As payers and providers seek to uncover collaborative opportunities in an industry increasingly shifting toward patient-centric healthcare and value-driven outcomes, it’s critical to examine the most significant barriers to improved partnerships.
Differing business approaches and legal mandates, as well the lack of data integration and transparency, has certainly contributed to abrasion between payers and providers. However, delayed or incomplete reimbursement and inaccurate coding continues to present an especially significant challenge, and is often exacerbated by inefficient and costly manual processes.
The Cost Of Doing Business
According to the 2016 CAQH Index report on healthcare’s adoption of electronic transactions, the administrative costs of closing data gaps between payers and providers consumes nearly $300 billion per year—about 15% of all healthcare expenditures.
Denied claims, prior authorizations, patient eligibility and other utilization management processes represent a significant financial and administrative burden for providers. According to a 2017 article by Becker’s Hospital Review, denied claims for large hospitals (250-400 beds) can be as high as 7% to 10%, which can cause intensive resource allocation to manage denied claims and significant revenue leakage due to forgoing the appeals process.
Compounding the problem is the fact that most of these processes are manual, rather than electronic. Both payers and providers spend a great deal of time approving these requests or communicating essential information about changes to reimbursement processes by phone, fax, and even postal mail. This inevitably leads to greater inefficiencies and administrative burdens, lower reimbursement, and unnecessary treatment delays for patients.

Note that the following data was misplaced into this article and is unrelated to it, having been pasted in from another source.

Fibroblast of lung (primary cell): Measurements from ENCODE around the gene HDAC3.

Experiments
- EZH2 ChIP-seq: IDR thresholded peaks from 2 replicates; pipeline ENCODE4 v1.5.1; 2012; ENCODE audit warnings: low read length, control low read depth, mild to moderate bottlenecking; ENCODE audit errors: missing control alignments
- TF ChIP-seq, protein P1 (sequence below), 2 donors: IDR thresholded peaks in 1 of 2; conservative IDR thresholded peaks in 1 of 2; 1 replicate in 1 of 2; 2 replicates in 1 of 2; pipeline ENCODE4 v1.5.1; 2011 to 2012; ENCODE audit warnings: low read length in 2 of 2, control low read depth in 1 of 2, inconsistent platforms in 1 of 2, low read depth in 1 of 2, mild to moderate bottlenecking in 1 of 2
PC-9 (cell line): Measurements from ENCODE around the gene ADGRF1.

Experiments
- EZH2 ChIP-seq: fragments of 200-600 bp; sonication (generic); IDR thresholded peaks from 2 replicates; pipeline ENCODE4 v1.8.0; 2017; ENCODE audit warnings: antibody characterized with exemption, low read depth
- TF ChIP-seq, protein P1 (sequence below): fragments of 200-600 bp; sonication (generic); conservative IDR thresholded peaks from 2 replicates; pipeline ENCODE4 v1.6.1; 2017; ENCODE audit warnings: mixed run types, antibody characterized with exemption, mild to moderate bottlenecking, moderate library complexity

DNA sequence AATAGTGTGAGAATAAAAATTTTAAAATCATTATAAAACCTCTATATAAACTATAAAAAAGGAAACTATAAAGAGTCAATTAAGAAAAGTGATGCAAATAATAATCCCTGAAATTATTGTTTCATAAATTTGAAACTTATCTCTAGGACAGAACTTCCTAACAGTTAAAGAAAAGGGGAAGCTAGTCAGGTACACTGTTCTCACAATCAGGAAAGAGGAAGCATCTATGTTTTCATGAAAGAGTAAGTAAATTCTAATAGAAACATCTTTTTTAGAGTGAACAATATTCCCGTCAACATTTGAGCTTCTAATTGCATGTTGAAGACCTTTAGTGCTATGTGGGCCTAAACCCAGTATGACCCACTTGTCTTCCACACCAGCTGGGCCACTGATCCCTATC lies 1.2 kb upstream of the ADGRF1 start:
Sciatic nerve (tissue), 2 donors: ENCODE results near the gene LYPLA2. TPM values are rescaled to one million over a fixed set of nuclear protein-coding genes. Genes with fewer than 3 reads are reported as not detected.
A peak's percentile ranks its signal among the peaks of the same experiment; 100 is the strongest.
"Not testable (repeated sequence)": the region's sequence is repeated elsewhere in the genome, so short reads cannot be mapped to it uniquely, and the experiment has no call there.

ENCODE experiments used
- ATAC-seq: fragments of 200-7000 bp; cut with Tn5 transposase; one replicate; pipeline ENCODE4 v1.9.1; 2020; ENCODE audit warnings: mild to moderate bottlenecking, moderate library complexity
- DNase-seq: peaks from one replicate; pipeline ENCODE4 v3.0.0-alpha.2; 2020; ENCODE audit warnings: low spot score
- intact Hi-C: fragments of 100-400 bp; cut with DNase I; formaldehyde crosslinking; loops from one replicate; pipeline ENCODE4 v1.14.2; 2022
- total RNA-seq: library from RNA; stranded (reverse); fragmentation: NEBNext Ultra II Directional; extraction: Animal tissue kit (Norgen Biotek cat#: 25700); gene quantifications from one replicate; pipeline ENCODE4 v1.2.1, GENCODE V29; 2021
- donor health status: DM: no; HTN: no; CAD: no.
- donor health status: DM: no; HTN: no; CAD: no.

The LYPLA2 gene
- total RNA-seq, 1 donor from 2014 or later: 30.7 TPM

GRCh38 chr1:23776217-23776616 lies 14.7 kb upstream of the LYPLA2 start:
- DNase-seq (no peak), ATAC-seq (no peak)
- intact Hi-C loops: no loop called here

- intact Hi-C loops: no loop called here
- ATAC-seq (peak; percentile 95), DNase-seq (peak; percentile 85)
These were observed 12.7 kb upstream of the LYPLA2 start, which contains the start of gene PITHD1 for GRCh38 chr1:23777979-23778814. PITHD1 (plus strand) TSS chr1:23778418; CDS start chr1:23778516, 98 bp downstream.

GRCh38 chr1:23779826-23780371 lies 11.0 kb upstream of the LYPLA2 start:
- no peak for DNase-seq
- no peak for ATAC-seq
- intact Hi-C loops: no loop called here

The ability of providers and payers to engage and collaborate to improve patient outcomes, drive down costs, and enhance administrative efficiencies is essential to the industry’s larger shift to value-based care. Realizing these goals will require health plans and their provider networks to rethink their business workflows in the key areas of automation, business process outsourcing, and technology integration.
Reducing Administrative Burdens
Creating a successful payer-provider relationship depends on both parties coming to the table with an open mind and a commitment to establishing and maintaining trust. With this foundation in place, they can focus on creating alignment in several key areas.
Allowing providers to leverage health plan data, such as claims and benefit and eligibility information, at the point of care would help physicians move from episodic care to delivering care focused on the continuum.
In addition, tools like self-service portals allows both payers and providers to access complete, actionable data, reducing administrative burdens for both parties, achieving higher performance goals, and identifying coding and care gaps more quickly. Continued investment in automation and self-service is also critical in order to focus precious resources on treating patients and keeping them well and less time on administration and compliance.
Alignment Through Automation
Payers and providers each possess patient data that when put together that not only provides a more holistic view of the patient/member but also allows providers and health plans to identify opportunities for more cost-effective and outcomes-based care strategies for high-risk populations.